The advent of ebikes has been a terrific boon to the bicycle industry. Ebikes are bringing people into bike shops who last visited one wearing polyester bell bottoms and humming Debbie Boone. Selling bikes to people who haven’t been cyclists since before big hair does a good deal more for a bike company’s bottom line than selling a new disc-brake-equipped road bike to an existing cyclist.
Converting non-cyclists into cyclists is a net good. Of the many benefits, my favorites are the individual’s improved health, reduced congestion on city streets and the fact that people who ride bikes are more likely to notice cyclists when they climb back in their 6000-lb. SUV.
Getting to the point of ebikes being reliable enough and fun enough to be worthwhile has taken ages. I remember seeing one in 1997 that had more wires zip-tied to the frame than are behind my TV. It was a mess. Where once they were a laughable curiosity, they are an increasingly popular form of transportation and recreation.
Today, there are more than 200 companies producing ebikes, which is to say that there are companies making ebikes that didn’t formerly have anything to do with bikes, like GM, Harley Davidson and Jeep.
Unlike non-motorized bikes which are legal on all roads and, with very few exceptions, state parks, there are a number of circumstances where ebikes aren’t legal. The laws across the U.S. vary widely. In some places all Class 3 ebikes (which can assist up to 28 mph) are illegal. In six states Class 3 ebikes are considered motorized vehicles and owners are required to hold a license; some require registration and even insurance. In many places they aren’t allowed on bike paths, sidewalks or park trails.
The last time I bought a car the dealer didn’t hand me the keys until they’d verified I had a valid driver’s license and insurance, and my registration for the vehicle was set in motion. Not only are bike shops not charged with verifying that the new owner is complying with state law, to date I’ve seen no effort by manufacturers or dealers to educate buyers about where they can and can’t ride them. For that reason, I’m not surprised that there has been zero effort to educate buyers on the basics of etiquette.
I’ve heard friends complain of having ebike riders pass them with inches to spare and sometimes at speeds considerably faster than they were riding. I’ve also had friends report that they’ve been on singletrack only to have a rider on an eMTB come up behind them and either try to pass where there isn’t enough room or yelled at them to make room so they can pass. I can attest that being passed on a bike path by someone thumbing a button rather than pedaling at 28 mph and who gave me maybe two feet of space did not fill me with a sense of camaraderie or even polite regard.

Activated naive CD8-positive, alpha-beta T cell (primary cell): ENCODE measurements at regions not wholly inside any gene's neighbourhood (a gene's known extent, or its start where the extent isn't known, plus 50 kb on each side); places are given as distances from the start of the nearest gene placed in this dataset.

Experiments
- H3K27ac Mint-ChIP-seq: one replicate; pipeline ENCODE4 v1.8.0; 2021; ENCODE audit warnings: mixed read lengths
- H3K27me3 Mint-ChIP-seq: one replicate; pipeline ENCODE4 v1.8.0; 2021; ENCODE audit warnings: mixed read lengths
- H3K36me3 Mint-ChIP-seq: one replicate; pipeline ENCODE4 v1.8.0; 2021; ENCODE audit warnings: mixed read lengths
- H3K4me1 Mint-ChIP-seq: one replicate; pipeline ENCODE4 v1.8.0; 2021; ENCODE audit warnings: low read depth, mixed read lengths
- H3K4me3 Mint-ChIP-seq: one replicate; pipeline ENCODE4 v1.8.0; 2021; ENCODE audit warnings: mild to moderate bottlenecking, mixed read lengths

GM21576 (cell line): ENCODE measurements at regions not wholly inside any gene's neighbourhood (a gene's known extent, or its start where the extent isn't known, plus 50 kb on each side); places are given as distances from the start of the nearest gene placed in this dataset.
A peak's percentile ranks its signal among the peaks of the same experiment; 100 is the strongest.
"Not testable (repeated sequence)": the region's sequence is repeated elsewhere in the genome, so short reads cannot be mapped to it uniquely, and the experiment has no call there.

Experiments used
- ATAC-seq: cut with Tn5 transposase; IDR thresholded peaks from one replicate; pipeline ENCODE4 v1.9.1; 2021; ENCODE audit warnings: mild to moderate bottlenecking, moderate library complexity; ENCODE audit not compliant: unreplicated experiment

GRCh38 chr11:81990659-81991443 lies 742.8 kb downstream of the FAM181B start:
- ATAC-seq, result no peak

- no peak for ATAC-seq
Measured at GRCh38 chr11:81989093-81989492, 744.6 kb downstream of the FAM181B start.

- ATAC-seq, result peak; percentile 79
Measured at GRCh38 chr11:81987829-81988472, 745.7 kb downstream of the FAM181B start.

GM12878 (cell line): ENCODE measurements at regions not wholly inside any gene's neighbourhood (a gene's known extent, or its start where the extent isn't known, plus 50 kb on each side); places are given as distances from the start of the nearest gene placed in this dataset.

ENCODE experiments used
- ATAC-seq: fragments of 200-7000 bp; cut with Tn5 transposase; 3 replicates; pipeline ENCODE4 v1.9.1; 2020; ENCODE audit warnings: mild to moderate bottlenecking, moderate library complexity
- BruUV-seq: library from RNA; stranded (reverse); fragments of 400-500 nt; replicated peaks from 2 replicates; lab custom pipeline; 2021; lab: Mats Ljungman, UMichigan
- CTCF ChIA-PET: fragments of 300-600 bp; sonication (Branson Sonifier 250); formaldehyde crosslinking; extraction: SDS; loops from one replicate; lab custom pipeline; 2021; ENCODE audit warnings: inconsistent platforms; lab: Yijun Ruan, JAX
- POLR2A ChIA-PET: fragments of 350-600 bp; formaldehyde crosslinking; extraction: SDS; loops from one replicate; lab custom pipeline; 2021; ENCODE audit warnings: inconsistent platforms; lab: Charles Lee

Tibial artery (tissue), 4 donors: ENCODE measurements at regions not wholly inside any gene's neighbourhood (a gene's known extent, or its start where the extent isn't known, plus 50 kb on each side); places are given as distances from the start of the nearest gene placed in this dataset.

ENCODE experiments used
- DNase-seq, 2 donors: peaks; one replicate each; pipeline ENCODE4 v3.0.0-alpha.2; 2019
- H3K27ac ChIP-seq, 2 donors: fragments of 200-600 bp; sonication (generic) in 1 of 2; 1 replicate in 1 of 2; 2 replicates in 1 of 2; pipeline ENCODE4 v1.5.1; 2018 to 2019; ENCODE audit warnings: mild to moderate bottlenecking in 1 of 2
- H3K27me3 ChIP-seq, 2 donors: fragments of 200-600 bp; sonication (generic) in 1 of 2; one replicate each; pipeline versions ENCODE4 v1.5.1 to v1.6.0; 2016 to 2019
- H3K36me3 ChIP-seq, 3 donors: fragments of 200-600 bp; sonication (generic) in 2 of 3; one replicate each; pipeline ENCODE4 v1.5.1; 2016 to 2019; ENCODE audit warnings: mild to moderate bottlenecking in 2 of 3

That dealers are selling eMTBs and encouraging riders to explore trails in state parks causes me concern much like watching my son climb progressively higher into a tree. I can do little more than hope nothing goes wrong. What really alarms me is that I don’t see much of a push on the part of these companies to support local advocacy organizations be they road or off-road, and the advocacy organizations are likely to be instrumental in increasing access for these bikes.
The conclusion I’ve been forced to draw is that with the genie out of its bottle, the the industry decided the best way to keep the genie from being put back in the bottle is to simply toss the bottle. Based on what I see, the strategy is to get so many ebikes into the hands of riders that governments will simply have to accept them. It’s a variation on the might-makes-right strategy, and in an increasingly fractured society, that’s as responsible as training cats to shoot guns.
Where does this lead? I’m hoping we can avoid the bike path or singletrack analog to road rage, but based on some of the social media posts I’ve seen, that may be inevitable. The only entities I see with any incentive to take action are the advocacy organizations, but I don’t see them capable of much of a sales pitch to ebike riders until they begin to sense that advocacy might improve their experience. And where advocacy is concerned we actually need those riders more than they need us. Without major enforcement actions on the part of police and park rangers, ebike riders don’t have a reason to align themselves with any organizations.
What it comes down to is this: each of us—every cyclist out there—needs to find a way to build a bridge with these non-cyclist bike riders. Unless we make friends with them they’ll never understand our sense of etiquette and our attitude toward that lack of understanding will otherwise just alienate them. It’s difficult to fault someone for not knowing something they didn’t know they needed to know. We also need to invite them into our world because when it comes to advocacy, numbers are king. We need to show a larger population of cyclists if we want politicians to take us more seriously as a constituency. I guess I shouldn’t be surprised—invariably the answer always seems to be: act nice, be kind, treat others as you’d want to be treated. I’ll try to remember that the next time someone whips by me at 28 mph.
Image courtesy Pedego
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